只要功夫深,铁杵磨成针 (zhǐ yào gōng fū shēn, tiě chǔ mó chéng zhēn) – If you work hard enough at it, you can grind even an iron rod down to a needle. This proverb encourages us to persevere in whatever we undertake. Just as the English proverb has it:”Constant drilling can wear away a stone”.

一人难称百人心/众口难调(yī rén nán chèn bǎi rén xīn / zhòng kǒu nán tiáo) – It is hard to please everyone.

强龙难压地头蛇 (qiáng lóng nán yā dìtóu shé) – Even a dragon (from the outside) finds it hard to control a snake in its old haunt. This means: Powerful outsiders can hardly afford to neglect local bullies.

一步一个脚印儿( yī bù yī gè jiǎo yìnr ): Every step leaves its print; work steadily and make solid progress.

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Filed under History, Non-fiction, Reviews, Science and Nature

Finding Jake by Bryan Reardon

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Life is kind of like that, picking the memories you want to frame. We all have an idea of how it should be, all smiles and swing sets. There are the more unsavory moments that we leave in the box stashed up in the darker parts of our psyche. We know they exist but we don’t go flaunting them in front of the dinner guests.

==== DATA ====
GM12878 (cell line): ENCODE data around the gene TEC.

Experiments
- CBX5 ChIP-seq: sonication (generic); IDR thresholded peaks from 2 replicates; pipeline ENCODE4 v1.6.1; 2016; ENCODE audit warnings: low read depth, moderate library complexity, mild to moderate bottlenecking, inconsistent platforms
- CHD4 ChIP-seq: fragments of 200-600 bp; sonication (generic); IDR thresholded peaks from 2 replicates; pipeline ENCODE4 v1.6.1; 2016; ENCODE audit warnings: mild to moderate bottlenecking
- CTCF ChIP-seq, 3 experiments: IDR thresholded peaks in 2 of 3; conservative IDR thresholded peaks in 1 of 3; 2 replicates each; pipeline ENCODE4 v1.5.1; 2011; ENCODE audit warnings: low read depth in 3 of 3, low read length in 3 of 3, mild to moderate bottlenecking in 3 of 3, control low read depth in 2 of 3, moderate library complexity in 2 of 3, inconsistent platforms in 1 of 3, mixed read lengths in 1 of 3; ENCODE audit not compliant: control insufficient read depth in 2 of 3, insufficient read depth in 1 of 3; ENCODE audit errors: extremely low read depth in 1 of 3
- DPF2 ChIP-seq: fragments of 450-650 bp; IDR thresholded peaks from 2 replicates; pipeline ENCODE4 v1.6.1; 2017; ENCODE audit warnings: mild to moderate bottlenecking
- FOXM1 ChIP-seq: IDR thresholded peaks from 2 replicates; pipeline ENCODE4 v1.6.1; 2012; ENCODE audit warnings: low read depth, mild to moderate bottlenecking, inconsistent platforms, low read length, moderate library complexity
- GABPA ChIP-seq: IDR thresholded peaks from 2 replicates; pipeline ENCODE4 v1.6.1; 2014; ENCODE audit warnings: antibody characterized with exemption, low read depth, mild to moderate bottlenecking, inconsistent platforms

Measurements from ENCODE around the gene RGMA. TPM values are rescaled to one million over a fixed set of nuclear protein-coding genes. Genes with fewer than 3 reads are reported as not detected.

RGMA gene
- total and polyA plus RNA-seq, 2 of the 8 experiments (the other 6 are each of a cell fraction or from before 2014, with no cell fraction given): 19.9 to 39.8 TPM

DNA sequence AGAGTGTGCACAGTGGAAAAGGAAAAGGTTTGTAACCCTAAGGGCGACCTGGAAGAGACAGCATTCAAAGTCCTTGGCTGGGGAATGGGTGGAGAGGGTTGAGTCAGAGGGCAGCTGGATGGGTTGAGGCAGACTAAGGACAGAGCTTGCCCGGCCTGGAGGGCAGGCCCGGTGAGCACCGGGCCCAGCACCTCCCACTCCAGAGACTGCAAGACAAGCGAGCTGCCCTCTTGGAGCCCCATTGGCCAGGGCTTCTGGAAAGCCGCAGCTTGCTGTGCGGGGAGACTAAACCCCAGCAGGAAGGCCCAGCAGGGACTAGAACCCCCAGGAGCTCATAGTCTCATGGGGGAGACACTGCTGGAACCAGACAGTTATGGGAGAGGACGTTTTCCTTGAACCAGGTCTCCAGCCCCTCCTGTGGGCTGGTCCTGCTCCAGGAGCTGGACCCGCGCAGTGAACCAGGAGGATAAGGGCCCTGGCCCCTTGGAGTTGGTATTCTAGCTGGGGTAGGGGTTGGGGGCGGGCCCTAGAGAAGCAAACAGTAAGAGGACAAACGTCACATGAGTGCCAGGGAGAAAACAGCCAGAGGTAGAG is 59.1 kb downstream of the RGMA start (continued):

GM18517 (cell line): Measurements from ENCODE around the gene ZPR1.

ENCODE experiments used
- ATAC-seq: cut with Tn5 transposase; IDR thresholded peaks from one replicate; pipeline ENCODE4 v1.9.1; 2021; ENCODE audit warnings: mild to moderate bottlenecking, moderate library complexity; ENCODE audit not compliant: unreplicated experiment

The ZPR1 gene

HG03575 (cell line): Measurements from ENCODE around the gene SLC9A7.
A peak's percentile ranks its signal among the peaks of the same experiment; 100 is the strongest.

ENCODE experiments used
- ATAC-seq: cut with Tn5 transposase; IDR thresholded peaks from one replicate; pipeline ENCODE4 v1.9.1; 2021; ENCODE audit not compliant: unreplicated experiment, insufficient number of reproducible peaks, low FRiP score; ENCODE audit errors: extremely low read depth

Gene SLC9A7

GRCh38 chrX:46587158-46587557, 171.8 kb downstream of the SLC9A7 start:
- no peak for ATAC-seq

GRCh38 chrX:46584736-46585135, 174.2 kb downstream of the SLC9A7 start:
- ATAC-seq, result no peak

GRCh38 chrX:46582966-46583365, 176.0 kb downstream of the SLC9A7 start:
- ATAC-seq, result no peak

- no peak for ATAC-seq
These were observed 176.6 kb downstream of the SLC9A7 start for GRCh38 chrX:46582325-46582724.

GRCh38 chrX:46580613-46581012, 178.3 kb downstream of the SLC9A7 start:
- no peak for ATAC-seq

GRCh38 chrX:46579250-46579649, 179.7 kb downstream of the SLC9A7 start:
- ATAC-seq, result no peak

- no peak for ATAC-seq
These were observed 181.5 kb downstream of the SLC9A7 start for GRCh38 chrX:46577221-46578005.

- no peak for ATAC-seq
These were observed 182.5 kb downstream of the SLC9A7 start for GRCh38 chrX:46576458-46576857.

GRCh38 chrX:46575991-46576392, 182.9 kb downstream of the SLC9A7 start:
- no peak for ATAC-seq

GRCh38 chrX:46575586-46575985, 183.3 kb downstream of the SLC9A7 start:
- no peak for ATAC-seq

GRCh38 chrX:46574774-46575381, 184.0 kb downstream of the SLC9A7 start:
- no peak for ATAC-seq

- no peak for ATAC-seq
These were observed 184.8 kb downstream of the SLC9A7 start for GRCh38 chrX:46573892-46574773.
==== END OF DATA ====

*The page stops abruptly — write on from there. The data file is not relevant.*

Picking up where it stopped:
There are three main elements in Finding Jake, the parent/child relationship, the way the world treats those who are different, and the mystery of what happened leading up to, during and after the central event of the story.

Simon Connolly is a former political operative. He works as a writer, but took on the additional, stay-at-home, role when he and his wife, Rachel, had their first child. He is pretty good at it, if a bit of a worrier. When he gets a text from his kids’ school he is rocked to his core. There has been a shooting.

For the first two thirds, the story is divided fairly equally between following the events, post-shooting, as they emerge, Simon and Rachel’s torment in trying to find out what happened to their son and what he might have done or suffered, and Simon recalling the years from Jake’s birth. The final third is about the post-shooting events, searching for Jake and the truth. We see everything through Simon’s eyes.

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Bryan Reardon